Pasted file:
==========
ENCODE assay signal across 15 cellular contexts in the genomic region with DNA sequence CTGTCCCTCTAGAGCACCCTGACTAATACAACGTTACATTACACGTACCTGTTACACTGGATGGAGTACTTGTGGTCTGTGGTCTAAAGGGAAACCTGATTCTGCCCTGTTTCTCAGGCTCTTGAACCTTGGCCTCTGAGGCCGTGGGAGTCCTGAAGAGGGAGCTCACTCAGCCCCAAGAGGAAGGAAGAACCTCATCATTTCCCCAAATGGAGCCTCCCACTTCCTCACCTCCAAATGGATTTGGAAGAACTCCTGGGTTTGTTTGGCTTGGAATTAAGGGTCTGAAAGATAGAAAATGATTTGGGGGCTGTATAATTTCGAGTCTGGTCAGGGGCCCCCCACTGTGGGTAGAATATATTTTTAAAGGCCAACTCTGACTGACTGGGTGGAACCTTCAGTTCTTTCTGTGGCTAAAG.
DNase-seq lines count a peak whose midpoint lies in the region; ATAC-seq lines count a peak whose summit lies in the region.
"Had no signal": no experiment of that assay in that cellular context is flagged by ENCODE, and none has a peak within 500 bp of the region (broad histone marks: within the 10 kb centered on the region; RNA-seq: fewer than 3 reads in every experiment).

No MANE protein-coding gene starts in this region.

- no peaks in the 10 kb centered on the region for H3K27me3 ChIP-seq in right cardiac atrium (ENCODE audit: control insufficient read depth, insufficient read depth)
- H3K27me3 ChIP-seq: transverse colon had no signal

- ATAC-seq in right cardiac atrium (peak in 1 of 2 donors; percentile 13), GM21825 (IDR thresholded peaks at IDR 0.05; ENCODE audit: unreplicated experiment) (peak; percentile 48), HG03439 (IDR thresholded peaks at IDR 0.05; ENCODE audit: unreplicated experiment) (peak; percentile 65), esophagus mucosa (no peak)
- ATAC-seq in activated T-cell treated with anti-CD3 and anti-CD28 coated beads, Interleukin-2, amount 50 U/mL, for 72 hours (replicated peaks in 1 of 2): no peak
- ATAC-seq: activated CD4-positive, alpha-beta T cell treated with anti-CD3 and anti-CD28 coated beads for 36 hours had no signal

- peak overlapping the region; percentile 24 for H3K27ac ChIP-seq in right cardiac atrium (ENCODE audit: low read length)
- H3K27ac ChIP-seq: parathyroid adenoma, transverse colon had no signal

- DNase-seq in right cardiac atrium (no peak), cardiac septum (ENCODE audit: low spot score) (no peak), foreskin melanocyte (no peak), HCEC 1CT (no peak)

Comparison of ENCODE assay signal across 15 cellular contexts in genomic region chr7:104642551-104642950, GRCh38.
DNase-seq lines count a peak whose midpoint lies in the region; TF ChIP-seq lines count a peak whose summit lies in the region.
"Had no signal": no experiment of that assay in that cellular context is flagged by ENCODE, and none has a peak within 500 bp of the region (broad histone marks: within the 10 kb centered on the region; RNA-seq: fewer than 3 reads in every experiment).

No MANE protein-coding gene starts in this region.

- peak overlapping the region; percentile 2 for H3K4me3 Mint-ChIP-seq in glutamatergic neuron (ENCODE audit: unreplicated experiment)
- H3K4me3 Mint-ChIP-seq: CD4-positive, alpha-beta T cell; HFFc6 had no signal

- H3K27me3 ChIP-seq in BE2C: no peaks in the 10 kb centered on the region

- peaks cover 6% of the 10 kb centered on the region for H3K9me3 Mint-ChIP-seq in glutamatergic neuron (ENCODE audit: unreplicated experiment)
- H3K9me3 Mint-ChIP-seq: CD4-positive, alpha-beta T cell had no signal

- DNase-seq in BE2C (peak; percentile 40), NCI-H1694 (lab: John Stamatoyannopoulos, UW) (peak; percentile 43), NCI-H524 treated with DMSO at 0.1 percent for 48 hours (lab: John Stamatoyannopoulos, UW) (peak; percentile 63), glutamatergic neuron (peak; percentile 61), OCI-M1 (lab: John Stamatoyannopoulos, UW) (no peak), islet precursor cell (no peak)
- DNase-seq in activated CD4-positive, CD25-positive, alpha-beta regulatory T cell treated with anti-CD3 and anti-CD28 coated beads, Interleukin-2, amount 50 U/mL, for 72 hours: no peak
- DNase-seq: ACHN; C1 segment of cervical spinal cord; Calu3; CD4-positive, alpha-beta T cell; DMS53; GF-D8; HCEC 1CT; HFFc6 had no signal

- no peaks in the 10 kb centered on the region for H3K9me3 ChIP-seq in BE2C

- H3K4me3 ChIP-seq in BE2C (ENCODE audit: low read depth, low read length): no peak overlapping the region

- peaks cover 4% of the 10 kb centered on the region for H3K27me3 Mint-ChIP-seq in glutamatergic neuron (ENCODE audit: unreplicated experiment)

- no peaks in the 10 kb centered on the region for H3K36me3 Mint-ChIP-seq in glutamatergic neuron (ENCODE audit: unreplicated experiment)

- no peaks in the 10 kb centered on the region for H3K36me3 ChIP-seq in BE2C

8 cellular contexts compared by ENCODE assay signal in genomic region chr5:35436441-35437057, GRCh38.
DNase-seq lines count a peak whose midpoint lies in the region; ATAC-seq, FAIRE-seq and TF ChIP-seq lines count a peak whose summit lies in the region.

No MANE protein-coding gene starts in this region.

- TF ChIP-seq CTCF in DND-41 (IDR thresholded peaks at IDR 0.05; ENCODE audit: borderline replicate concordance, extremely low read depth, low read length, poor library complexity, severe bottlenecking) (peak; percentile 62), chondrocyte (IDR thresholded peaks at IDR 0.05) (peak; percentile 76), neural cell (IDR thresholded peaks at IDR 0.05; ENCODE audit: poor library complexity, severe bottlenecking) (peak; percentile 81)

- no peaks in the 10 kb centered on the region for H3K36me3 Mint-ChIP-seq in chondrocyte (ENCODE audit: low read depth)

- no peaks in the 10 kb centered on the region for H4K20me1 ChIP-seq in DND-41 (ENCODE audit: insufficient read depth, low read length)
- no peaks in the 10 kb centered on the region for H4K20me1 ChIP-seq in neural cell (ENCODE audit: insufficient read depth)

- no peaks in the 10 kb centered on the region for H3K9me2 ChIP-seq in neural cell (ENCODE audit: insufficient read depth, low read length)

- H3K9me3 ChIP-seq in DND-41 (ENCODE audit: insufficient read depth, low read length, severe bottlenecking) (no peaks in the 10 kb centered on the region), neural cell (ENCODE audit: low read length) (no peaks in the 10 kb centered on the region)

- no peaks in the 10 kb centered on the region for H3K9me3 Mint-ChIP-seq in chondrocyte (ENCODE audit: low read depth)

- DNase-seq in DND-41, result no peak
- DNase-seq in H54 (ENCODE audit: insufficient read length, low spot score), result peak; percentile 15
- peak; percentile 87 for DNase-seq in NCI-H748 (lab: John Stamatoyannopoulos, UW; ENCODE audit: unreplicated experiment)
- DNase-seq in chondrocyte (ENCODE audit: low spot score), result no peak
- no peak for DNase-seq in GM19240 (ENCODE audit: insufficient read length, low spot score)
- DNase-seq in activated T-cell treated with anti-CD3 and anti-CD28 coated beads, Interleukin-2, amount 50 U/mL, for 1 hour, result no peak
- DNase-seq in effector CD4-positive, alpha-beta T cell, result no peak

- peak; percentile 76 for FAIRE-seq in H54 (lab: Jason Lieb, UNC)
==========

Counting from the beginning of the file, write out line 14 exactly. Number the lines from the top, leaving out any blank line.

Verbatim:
DNase-seq lines count a peak whose midpoint lies in the region; TF ChIP-seq lines count a peak whose summit lies in the region.